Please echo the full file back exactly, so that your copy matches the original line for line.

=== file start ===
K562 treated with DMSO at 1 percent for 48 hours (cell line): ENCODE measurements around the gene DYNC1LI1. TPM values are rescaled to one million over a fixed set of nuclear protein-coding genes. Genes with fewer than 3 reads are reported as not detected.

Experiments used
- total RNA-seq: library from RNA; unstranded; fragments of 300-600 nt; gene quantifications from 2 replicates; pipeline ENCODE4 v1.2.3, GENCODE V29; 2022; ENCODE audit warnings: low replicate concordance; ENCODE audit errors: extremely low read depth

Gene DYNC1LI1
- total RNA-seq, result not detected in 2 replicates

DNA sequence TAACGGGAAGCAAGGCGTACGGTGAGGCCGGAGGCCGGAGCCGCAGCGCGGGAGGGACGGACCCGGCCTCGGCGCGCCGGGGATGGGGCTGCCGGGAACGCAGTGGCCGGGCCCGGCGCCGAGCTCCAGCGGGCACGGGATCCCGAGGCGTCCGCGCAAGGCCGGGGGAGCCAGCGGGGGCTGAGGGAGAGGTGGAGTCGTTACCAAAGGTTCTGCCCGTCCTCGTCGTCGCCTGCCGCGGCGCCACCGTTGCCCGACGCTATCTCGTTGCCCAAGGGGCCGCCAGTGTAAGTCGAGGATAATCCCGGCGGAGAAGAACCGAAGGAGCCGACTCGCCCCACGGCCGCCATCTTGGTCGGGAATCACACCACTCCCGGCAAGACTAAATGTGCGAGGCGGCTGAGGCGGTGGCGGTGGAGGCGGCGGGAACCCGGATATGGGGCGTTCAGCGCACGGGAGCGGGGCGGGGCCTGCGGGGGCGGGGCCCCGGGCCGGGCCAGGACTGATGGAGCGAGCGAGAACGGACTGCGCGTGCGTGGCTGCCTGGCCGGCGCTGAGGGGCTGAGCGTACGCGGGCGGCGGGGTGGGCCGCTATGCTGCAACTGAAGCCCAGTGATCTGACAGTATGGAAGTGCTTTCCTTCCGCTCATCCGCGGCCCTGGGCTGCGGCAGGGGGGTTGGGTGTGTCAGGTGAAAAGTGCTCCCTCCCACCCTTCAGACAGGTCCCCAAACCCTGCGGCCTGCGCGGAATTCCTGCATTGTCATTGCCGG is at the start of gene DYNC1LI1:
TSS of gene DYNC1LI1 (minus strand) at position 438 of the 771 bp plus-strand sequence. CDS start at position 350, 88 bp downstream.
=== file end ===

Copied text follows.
K562 treated with DMSO at 1 percent for 48 hours (cell line): ENCODE measurements around the gene DYNC1LI1. TPM values are rescaled to one million over a fixed set of nuclear protein-coding genes. Genes with fewer than 3 reads are reported as not detected.

Experiments used
- total RNA-seq: library from RNA; unstranded; fragments of 300-600 nt; gene quantifications from 2 replicates; pipeline ENCODE4 v1.2.3, GENCODE V29; 2022; ENCODE audit warnings: low replicate concordance; ENCODE audit errors: extremely low read depth

Gene DYNC1LI1
- total RNA-seq, result not detected in 2 replicates

DNA sequence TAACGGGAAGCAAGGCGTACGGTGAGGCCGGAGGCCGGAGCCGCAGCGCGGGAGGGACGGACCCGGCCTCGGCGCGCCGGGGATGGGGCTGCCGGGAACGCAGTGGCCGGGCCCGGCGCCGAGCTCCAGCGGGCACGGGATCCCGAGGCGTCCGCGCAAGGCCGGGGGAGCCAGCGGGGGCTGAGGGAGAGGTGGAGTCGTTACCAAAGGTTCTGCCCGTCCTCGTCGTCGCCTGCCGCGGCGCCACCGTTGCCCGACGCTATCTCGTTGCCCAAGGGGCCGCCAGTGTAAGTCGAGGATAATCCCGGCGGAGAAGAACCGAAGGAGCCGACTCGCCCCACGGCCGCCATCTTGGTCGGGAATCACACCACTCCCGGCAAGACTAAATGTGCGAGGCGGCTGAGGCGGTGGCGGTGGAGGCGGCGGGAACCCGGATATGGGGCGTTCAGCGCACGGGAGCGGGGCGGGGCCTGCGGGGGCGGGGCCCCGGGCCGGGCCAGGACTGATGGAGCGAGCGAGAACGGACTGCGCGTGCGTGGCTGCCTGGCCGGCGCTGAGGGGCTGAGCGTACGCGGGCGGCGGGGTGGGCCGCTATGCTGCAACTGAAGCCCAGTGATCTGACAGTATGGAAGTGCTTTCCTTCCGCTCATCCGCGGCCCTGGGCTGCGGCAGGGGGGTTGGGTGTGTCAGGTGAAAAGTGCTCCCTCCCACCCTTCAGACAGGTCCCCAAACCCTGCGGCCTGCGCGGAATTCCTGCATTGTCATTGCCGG is at the start of gene DYNC1LI1:
TSS of gene DYNC1LI1 (minus strand) at position 438 of the 771 bp plus-strand sequence. CDS start at position 350, 88 bp downstream.